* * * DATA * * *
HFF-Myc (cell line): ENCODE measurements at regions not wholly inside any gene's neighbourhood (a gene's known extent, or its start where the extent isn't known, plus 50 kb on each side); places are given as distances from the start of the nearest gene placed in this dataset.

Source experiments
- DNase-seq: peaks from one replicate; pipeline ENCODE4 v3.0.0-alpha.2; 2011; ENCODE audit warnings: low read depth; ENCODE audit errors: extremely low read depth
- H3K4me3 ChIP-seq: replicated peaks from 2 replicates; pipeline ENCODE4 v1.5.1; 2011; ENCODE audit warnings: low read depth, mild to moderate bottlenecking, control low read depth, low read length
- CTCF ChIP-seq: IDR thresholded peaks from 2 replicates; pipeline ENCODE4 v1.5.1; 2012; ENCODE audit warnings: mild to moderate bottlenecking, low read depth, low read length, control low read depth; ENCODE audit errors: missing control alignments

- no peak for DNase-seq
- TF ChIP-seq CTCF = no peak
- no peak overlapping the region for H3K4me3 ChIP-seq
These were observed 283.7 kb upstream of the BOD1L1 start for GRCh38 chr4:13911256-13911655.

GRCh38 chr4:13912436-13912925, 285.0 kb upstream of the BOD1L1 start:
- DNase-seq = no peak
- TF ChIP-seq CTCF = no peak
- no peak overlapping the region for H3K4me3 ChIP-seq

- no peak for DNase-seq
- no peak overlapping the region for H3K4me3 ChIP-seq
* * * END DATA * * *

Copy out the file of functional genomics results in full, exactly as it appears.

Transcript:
HFF-Myc (cell line): ENCODE measurements at regions not wholly inside any gene's neighbourhood (a gene's known extent, or its start where the extent isn't known, plus 50 kb on each side); places are given as distances from the start of the nearest gene placed in this dataset.

Source experiments
- DNase-seq: peaks from one replicate; pipeline ENCODE4 v3.0.0-alpha.2; 2011; ENCODE audit warnings: low read depth; ENCODE audit errors: extremely low read depth
- H3K4me3 ChIP-seq: replicated peaks from 2 replicates; pipeline ENCODE4 v1.5.1; 2011; ENCODE audit warnings: low read depth, mild to moderate bottlenecking, control low read depth, low read length
- CTCF ChIP-seq: IDR thresholded peaks from 2 replicates; pipeline ENCODE4 v1.5.1; 2012; ENCODE audit warnings: mild to moderate bottlenecking, low read depth, low read length, control low read depth; ENCODE audit errors: missing control alignments

- no peak for DNase-seq
- TF ChIP-seq CTCF = no peak
- no peak overlapping the region for H3K4me3 ChIP-seq
These were observed 283.7 kb upstream of the BOD1L1 start for GRCh38 chr4:13911256-13911655.

GRCh38 chr4:13912436-13912925, 285.0 kb upstream of the BOD1L1 start:
- DNase-seq = no peak
- TF ChIP-seq CTCF = no peak
- no peak overlapping the region for H3K4me3 ChIP-seq

- no peak for DNase-seq
- no peak overlapping the region for H3K4me3 ChIP-seq